How 1977/78 Australian Schoolboys side rejuvenated Aussie rugby

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Amidst the gloom that is currently Australian Rugby has thankfully come a rejuvenating moment where we can happily reminisce about when those in the national colours were not the laughing stock of the 15-man game, but the envy of the international rugby world.

A few days ago, a group of middle-aged men- some showing off the benefits of a lush life but many still taut, trim and terrific- assembled in Sydney for an important sporting reunion, marking the 40th anniversary of the celebrated 1977-78 Australian Schoolboys team that finished a 16-match tour of Japan and Europe unbeaten.

It wasn't the fact that they defeated everyone- including Ireland, Wales and England- that put them on the highest pedestal. It was the way they played that really made them special. Taking many hints from the adventurous, creative playing theories of A.C 'Johnnie' Wallace, Cyril Towers and Wally Meagher who made the 1927-28 Waratahs such a vibrant, memorable brand, the 1977-78 schoolboys, coached by Geoff Mould, pushed the ethos that running rugby was winning rugby.

Their mode of attack was based around a flat attacking alignment, that the ball had to be run from every opportunity, players had to pursue tries, forwards and backs were interchangeable in open play, and kicking had to be kept to a minimum. Mould told players if they unnecessarily kicked they would be dropped. That even included field goal attempts. It worked. They scored 110 tries- an average of just under seven per match. And they only let in six tries for a 555/97 for and against points record.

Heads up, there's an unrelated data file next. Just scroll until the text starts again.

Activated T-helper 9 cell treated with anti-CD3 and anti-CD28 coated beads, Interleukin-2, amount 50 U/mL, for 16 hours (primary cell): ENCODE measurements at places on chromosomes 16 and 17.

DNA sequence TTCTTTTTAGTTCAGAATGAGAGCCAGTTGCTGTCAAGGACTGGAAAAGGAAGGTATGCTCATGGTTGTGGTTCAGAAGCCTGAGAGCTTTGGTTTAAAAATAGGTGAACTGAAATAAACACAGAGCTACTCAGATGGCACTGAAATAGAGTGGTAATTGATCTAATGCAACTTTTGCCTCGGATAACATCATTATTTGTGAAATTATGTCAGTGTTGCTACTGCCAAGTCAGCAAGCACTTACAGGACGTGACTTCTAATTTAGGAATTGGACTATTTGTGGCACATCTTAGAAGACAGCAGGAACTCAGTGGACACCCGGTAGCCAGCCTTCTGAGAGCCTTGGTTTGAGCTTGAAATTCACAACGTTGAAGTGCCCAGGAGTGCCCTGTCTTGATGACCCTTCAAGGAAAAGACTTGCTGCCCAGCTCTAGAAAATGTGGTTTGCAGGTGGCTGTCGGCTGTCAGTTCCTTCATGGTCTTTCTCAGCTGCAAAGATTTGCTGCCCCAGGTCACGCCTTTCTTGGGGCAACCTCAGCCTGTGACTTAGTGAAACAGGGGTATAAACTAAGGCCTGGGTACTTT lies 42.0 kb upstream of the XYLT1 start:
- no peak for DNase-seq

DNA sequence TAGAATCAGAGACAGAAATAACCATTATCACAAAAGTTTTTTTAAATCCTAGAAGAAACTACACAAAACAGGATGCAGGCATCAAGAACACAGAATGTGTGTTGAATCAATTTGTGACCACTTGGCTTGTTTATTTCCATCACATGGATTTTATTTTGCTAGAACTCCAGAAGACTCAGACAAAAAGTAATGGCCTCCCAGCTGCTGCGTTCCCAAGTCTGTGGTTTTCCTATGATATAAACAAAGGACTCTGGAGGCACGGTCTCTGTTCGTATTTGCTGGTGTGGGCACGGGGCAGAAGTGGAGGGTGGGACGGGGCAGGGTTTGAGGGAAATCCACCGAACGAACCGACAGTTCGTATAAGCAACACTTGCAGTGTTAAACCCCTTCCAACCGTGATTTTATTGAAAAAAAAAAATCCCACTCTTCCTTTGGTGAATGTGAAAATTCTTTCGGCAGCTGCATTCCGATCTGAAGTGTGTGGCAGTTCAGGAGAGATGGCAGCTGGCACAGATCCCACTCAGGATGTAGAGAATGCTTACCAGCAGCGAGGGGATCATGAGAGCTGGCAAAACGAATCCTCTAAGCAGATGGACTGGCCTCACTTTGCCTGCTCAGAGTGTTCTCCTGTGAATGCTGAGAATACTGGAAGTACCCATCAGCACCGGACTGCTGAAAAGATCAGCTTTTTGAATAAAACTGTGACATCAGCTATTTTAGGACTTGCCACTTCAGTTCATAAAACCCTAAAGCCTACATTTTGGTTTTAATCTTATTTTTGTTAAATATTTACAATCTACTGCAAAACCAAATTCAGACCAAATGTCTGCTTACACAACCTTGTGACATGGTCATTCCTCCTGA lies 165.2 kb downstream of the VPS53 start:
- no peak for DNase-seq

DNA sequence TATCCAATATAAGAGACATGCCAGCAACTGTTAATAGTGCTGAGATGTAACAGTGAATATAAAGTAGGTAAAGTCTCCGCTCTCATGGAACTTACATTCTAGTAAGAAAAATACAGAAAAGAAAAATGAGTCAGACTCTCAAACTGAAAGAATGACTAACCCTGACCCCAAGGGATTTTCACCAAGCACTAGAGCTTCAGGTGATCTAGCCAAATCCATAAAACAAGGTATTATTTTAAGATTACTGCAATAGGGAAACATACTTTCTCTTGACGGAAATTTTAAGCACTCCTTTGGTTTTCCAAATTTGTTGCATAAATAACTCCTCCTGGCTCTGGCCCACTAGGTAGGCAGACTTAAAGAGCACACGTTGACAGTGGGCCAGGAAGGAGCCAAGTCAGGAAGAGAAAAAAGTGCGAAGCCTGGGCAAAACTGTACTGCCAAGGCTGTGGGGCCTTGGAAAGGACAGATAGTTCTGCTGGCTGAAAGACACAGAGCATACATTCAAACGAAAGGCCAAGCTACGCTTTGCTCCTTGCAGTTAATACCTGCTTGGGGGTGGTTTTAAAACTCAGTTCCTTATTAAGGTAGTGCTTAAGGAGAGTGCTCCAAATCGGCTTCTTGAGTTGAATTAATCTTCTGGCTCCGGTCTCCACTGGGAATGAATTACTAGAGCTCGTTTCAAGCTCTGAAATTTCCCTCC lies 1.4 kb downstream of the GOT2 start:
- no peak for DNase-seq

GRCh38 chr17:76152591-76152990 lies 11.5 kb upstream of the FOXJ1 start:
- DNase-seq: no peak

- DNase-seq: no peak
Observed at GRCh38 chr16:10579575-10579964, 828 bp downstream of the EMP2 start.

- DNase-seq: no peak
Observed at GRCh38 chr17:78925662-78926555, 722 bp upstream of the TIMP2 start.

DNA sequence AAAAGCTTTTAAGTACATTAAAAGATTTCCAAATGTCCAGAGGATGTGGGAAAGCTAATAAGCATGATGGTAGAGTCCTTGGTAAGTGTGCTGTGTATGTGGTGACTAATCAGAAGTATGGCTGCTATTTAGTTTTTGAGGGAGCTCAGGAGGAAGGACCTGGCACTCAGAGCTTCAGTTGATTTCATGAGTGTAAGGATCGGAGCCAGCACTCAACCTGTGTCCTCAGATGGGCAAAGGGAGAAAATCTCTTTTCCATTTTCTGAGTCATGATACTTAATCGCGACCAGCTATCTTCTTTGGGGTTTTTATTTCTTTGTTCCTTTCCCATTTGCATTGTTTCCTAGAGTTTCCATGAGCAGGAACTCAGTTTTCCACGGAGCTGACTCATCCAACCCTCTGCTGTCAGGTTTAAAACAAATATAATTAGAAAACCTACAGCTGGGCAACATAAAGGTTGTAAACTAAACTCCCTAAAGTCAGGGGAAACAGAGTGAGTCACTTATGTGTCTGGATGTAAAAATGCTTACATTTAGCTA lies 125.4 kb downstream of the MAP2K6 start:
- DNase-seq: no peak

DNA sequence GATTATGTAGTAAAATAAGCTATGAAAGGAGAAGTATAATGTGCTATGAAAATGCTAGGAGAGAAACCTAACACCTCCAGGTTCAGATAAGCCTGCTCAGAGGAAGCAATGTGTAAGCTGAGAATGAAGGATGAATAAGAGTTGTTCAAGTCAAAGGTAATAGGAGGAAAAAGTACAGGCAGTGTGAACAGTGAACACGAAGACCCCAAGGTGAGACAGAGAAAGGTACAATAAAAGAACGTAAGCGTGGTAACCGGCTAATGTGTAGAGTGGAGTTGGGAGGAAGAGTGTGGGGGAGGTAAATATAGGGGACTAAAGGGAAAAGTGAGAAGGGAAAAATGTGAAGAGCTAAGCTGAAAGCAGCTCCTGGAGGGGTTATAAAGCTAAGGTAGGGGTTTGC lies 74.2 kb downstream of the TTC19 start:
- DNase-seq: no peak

Most importantly this team gave a critical kiss of life to Australian Rugby at a time when it was chronically ill. The Australian Rugby Union were unable to stage any Test matches in 1977 as it was on the brink of insolvency. The ARU could not afford an inbound tour, or allow the Wallabies to travel anywhere. Not for the first time in the ARU's chequered history, the money had dried up.

But these schoolboys succeeded in reviving interest in the Australian game, as evidenced when the team returned to Sydney. The only story on the front-page of the Sydney Daily Telegraph on January 26, 1978 was about them. Under a headline 'The Invincibles... Schoolboys fly in triumphant' was a large photograph of the three Ella brothers- Mark, Glen and Gary, all boasting big, beaming smiles. Glen, wearing an England jersey, was giving the 'thumbs up' to the camera.